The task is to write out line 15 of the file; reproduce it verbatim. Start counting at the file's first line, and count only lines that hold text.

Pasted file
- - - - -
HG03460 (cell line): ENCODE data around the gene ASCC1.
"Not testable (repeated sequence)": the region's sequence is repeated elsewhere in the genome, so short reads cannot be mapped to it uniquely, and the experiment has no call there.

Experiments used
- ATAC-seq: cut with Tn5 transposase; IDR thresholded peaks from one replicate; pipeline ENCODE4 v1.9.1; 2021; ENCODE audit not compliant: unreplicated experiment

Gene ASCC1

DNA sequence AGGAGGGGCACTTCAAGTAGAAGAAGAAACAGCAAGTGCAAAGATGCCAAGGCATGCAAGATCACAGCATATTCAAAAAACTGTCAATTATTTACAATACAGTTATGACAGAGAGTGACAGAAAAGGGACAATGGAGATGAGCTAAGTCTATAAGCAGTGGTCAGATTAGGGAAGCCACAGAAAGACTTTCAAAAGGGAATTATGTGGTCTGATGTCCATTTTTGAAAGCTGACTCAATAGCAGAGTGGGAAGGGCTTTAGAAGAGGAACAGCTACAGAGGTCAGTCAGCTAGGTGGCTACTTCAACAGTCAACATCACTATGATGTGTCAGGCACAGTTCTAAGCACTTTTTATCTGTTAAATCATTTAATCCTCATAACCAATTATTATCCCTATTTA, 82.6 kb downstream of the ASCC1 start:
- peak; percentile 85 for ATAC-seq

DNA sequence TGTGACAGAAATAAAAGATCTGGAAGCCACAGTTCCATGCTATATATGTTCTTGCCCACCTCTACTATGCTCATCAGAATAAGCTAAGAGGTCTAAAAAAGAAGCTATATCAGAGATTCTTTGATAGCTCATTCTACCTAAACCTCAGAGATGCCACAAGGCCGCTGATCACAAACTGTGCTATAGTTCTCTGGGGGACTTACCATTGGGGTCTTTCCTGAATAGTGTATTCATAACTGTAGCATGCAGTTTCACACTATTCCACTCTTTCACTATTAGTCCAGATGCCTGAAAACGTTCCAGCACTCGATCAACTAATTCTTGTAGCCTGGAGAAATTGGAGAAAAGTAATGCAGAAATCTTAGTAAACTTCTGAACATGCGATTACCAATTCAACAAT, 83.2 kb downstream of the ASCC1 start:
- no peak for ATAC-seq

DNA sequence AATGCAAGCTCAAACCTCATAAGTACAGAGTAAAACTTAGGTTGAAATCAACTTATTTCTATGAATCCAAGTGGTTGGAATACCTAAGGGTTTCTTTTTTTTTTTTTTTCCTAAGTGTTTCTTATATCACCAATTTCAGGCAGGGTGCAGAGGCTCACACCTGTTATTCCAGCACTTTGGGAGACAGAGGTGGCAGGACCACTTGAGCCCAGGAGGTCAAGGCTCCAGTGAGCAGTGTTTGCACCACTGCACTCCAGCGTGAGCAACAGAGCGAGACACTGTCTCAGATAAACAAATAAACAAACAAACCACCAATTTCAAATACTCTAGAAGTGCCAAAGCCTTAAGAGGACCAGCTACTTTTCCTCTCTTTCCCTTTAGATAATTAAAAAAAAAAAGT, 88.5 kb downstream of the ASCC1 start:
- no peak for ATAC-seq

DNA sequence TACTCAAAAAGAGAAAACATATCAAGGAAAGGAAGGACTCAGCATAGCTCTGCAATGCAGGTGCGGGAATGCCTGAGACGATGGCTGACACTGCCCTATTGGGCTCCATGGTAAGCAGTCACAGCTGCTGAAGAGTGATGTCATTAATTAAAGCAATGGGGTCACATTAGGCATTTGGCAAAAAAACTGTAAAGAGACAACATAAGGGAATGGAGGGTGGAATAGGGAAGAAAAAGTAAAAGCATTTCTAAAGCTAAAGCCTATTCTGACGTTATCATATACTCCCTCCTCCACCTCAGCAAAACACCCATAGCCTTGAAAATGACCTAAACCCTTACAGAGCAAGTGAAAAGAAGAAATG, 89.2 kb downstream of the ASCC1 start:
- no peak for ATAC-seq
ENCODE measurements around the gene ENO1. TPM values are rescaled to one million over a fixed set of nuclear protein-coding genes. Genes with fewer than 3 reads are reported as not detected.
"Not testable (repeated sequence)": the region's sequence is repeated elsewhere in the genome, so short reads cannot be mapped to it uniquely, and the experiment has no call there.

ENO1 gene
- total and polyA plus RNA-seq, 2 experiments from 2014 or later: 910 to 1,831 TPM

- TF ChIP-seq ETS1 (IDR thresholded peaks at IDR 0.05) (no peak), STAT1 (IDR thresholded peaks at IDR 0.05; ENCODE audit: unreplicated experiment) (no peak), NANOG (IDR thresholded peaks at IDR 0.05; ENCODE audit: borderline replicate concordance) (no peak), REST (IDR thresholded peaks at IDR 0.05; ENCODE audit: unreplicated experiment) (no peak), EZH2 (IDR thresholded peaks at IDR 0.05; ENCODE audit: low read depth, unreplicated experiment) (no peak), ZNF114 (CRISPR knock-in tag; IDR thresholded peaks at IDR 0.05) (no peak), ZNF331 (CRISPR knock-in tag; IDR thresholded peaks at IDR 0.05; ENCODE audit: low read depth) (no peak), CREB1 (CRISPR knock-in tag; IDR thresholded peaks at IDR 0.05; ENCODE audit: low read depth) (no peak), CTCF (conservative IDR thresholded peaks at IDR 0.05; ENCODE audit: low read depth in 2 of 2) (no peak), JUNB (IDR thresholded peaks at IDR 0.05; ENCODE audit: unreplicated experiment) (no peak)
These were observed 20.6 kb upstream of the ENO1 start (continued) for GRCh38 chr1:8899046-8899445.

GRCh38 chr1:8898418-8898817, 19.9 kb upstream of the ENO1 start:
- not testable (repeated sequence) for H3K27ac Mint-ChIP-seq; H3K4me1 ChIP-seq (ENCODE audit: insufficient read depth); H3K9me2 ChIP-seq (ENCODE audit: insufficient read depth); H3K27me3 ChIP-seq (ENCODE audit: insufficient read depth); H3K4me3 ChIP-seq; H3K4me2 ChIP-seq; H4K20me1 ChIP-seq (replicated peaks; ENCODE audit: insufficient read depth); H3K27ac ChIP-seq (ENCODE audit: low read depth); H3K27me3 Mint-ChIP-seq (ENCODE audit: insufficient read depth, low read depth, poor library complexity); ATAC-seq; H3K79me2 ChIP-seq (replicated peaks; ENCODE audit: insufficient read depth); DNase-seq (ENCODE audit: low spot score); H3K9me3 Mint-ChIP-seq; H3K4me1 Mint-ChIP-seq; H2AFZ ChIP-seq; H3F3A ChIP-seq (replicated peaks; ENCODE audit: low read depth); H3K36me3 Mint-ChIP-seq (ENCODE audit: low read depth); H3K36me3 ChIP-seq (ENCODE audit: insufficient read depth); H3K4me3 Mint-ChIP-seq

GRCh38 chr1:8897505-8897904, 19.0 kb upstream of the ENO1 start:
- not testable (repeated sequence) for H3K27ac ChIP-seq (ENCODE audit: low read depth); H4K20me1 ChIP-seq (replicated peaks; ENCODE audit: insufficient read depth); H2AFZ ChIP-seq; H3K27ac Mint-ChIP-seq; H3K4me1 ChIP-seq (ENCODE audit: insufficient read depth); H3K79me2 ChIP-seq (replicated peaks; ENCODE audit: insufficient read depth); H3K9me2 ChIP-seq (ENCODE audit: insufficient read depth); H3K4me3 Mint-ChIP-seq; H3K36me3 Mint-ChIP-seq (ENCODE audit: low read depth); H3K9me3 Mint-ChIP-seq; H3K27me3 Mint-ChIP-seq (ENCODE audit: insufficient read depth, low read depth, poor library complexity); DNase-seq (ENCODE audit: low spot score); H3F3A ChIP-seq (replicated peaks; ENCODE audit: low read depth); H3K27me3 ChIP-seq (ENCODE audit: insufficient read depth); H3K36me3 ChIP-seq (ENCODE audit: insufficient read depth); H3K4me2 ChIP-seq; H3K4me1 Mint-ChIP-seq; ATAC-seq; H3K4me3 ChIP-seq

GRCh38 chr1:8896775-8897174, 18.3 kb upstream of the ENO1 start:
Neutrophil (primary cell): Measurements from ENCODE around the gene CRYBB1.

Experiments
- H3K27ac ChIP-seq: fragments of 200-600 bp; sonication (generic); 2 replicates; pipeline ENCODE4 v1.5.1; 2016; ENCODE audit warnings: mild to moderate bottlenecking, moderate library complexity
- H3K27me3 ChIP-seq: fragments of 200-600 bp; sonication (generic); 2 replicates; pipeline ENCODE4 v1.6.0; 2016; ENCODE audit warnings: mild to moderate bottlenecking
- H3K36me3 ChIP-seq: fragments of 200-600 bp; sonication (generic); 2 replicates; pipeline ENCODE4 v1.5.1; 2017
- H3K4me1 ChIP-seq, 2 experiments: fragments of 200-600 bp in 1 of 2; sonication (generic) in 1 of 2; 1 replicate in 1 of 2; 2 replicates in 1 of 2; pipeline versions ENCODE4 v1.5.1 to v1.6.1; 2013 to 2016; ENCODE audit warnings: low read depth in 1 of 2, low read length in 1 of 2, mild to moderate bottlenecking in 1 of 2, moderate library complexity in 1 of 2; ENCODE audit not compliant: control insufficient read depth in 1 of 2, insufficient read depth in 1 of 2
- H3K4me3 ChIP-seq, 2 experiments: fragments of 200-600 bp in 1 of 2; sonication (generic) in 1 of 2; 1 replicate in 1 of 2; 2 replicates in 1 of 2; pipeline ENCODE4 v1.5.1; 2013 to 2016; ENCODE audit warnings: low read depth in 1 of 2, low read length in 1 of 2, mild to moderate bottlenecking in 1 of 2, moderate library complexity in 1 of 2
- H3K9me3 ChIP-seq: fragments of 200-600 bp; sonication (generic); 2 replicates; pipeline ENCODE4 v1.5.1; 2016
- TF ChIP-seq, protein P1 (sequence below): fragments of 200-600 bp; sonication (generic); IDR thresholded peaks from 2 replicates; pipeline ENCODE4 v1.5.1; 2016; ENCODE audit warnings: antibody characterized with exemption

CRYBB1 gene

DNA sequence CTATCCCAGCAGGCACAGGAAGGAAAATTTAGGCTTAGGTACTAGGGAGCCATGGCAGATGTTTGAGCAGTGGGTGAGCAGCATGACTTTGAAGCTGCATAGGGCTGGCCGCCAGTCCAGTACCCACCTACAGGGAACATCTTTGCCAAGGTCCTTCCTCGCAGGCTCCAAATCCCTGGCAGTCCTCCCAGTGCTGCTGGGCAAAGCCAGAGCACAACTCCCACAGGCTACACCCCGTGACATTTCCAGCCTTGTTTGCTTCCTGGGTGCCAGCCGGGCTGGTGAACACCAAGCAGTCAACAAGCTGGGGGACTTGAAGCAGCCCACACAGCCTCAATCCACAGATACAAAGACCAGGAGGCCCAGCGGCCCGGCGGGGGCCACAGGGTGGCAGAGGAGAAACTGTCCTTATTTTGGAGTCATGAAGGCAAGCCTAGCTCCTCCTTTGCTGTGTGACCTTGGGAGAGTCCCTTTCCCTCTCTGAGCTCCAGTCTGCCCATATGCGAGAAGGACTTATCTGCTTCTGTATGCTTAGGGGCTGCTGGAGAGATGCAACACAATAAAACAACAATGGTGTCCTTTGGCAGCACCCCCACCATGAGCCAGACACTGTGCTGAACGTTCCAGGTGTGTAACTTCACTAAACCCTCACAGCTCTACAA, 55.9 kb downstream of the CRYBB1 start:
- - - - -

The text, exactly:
"Not testable (repeated sequence)": the region's sequence is repeated elsewhere in the genome, so short reads cannot be mapped to it uniquely, and the experiment has no call there.